An elegant traditional cottage | Photgraphy by Susheela Nair
Coconut Lagoon brings back the original Kerala tharavad
Susheela Nair, Thiruvananthapuram
From the private jetty the boat chugged across the Vembanad lake, the largest wetland ecosystem in Kerala. Serene hamlets nestled amidst swaying groves of coconut palms and green stretches of paddy fields set the tone of our relaxed holiday. There was a sense of tranquility from the moment we entered this charming idyll. The site is criss-crossed with canals which are an extension of the topography of the backwaters. Small bridges got us across the separated land masses.
Set in Kumarakom, in the midst of the backwaters and the never ending Vembanad lake, Coconut Lagoon is a tile and timber mansion — a typical traditional Kerala tharavad painstakingly transplanted and restored. The most striking feature of the resort is its architectural elegance, the structures having been built from old houses that were abandoned or destined to be razed. These have been carefully dismantled and relocated to this property from surrounding villages and then reassembled, beam by beam, by descendants of the master craftsmen who originally built them. By using local building materials, the use of cement, tiles and steel was drastically reduced.
The picturesque Vembanad lake | Photograph by Susheela Nair
We stepped out of the boat into the reception area, housed in a traditional naalukettu. There are heritage mansions, bungalows and pool villas, surrounded by the captivating sight of the Kumarakom backwaters and vistas of natural expanses — a haven for birdlife. We were ushered into our guest cottages with the rustic flavour of classic Kerala styling laced with modern comforts. The centrally located restaurant is said to be the oldest structure in the resort. It is housed in an ettukettu — a structure with two atriums, similar to courtyards, under a roof supported by pillars.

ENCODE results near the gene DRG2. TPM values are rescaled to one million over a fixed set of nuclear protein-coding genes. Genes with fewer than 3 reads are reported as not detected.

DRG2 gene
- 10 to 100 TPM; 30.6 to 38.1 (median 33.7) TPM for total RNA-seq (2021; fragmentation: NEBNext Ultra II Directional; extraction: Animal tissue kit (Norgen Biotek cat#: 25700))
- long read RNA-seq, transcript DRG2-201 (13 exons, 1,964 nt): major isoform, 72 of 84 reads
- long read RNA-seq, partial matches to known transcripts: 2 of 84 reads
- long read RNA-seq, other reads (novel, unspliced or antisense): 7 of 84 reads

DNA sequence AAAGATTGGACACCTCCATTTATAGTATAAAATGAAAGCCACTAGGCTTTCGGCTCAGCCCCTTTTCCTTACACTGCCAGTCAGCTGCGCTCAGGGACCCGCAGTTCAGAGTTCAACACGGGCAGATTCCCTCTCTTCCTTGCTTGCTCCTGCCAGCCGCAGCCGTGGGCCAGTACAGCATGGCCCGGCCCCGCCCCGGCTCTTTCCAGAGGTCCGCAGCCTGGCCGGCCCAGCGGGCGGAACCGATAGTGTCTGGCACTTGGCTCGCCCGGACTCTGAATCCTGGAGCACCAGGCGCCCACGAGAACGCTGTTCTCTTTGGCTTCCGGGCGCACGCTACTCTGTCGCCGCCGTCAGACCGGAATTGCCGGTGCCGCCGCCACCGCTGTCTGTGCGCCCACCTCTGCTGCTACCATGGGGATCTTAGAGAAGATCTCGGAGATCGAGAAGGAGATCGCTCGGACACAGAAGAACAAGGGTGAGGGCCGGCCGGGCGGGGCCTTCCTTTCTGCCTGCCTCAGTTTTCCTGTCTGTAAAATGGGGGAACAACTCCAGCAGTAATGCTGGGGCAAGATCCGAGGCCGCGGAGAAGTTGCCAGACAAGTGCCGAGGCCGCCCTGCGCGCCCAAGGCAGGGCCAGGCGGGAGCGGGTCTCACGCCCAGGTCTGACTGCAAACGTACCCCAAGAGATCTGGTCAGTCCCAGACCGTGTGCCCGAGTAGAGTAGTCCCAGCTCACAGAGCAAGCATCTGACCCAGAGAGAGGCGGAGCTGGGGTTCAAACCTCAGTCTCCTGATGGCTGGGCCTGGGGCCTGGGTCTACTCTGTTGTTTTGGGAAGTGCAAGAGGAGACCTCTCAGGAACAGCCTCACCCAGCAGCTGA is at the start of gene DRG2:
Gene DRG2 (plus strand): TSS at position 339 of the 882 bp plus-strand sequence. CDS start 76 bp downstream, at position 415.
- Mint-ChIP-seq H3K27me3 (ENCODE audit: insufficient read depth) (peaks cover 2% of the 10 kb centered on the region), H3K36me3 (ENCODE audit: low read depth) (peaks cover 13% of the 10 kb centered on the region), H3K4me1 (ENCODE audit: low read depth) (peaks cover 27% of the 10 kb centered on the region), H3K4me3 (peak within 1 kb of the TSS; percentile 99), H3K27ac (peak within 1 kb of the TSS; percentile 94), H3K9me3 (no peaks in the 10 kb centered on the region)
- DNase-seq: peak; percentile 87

The resort was built without disturbing any of its original topography. All the old trees including mangroves were preserved. More saplings were planted, adding to local biodiversity. The canals, thanks to a profusion of fish, do not breed mosquitoes. And, unlike mosquitoes that breed in stagnant water, there are dragonflies here which perch and thrive in fresh water. The dragonfly is an indicator of the health of an ecosystem.
Coconut Lagoon is quite a birdwatcher’s paradise with more than 60 different species. There are esteemed visitors like the southern birdwing, the largest Indian butterfly. The organic paddy fields and adjoining fallow lands have seen an increase of bird population, enough to merit a couple of birdwatching perches. The fact that we could see about 30 different species of birds in an hour is quite impressive by birdwatching standards.
Enjoy a sunset cruise on the Vembanad lake | Photograph by Susheela Nair